Minnesota State health officials have linked three cases of E. coli O157:H7 illness with raw milk from a dairy farm in Gibbon, Minn. The Minnesota Department of Health urges anyone who may have recently purchased milk from the Hartmann Dairy Farm, also known as M.O.M.’s, to discard the product and not consume it. The milk may be labeled organic and consumers may be unaware that the milk has not been pasteurized. In addition, consumers should not eat cheese, ice cream or other dairy products from the farm, which also may have been made from raw, unpasteurized milk.

Symptoms of E. coli O157:H7 illness typically include stomach cramps and diarrhea, including bloody diarrhea.People typically become ill two to five days after eating contaminated food. E. coli O157:H7 disease sometimes leads to a serious complication called hemolytic uremic syndrome (HUS), which can cause kidney failure and can occur a week or more after the onset of diarrhea. People who have developed symptoms after consuming unpasteurized milk should seek immediate medical attention. Those most at risk of developing complications from E. coli infection include the very young, the elderly, and people with weakened immune systems.

The Minnesota Department of Health and the Minnesota Department of Agriculture are continuing to investigate a cluster of four E. coli O157:H7 illnesses that all have the same “pulsed field gel electrophoresis” (PFGE) patterns, or DNA fingerprint. Three of the four cases report a link to milk from Hartmann Farm; the fourth case is under investigation. Three of the four people were hospitalized as a result of their illness; one case has developed HUS.  Minnesota law prohibits most raw milk sales, except for occasional purchases directly at the farm where the milk is produced.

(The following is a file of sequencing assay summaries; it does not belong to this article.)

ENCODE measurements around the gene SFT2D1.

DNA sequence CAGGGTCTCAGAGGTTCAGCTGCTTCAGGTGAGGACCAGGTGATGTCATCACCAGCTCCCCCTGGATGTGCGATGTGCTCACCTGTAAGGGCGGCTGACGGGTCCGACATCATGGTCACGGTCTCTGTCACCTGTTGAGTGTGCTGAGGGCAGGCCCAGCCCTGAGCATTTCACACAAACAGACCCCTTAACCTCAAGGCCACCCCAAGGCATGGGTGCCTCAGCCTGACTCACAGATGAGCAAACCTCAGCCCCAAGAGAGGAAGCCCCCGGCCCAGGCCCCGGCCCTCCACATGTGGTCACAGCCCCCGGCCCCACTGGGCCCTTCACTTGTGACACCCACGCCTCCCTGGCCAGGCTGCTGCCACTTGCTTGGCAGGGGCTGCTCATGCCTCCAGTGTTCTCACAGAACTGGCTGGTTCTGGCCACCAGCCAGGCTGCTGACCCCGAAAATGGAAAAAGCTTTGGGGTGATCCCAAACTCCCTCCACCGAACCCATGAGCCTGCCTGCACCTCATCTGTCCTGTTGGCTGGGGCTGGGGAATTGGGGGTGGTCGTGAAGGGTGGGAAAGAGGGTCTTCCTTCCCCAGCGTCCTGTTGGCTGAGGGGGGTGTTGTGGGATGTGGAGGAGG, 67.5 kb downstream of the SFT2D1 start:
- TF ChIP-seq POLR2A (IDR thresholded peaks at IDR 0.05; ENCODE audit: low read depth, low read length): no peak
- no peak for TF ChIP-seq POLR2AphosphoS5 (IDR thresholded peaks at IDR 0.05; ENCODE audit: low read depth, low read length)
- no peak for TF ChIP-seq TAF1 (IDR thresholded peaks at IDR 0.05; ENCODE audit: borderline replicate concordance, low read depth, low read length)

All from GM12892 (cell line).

For more information on raw milk see, www.realrawmilkfacts.com.

  • Bill,
    Will you please confirm that this was raw milk?
    Thank you,
    (My comment below on Gumpert’s The Complete Patient blog:)
    RE E.Coli outbreak – are they sure this is raw milk? Reports say it is labeled “organic”….but see last paragraph below saying it is pasteurized. I couldn’t find any other data on this farm; besides the pages and pages about how an outbreak was attributed to raw milk from this farm…think they’ll retract?
    ” M.O.M’s is a small family operated creamery that only sells to a few thousand, largely local, customers. General Mills is a major international corporation with dozens of subsidiaries and hundreds of food product labels. The company’s retail customers likely number in the millions.
    Both M.O.M’s and General Mills, through subsidiaries such as Muir Glen, have come to the realization that selling certified organic products is profitable. The Hartmans, the farm family that owns M.O.M’s, has known this for a long time. Before they started their farmstead creamery their cows and land were certified organic. General Mills is more of a newcomer to organics….”
    “…M.O.M’s can’t sell milk straight from the bulk tank. But their goal is to get certified organic dairy products to their customers that tastes as close to the sweet, fresh taste of “straight-from-the-bulk-tank” as processing rules allow. That includes lower pasteurization temperatures, minimal agitation, no homogenization of bottled milk and careful handling of the finished product.”
    May 27, 2010 | Registered CommenterBlair McMorran

  • Keep in mind, please, that the bacteria were found in manure samples, not in the food itself. No one who got sick was eating cow manure in their products according to the reports I’ve read.
    If they want to crack down on small farmers for E. coli, it is easy to do. You can find it on your own kitchen counter, for goodness’ sake. You will certainly stand a good chance of finding it in manure.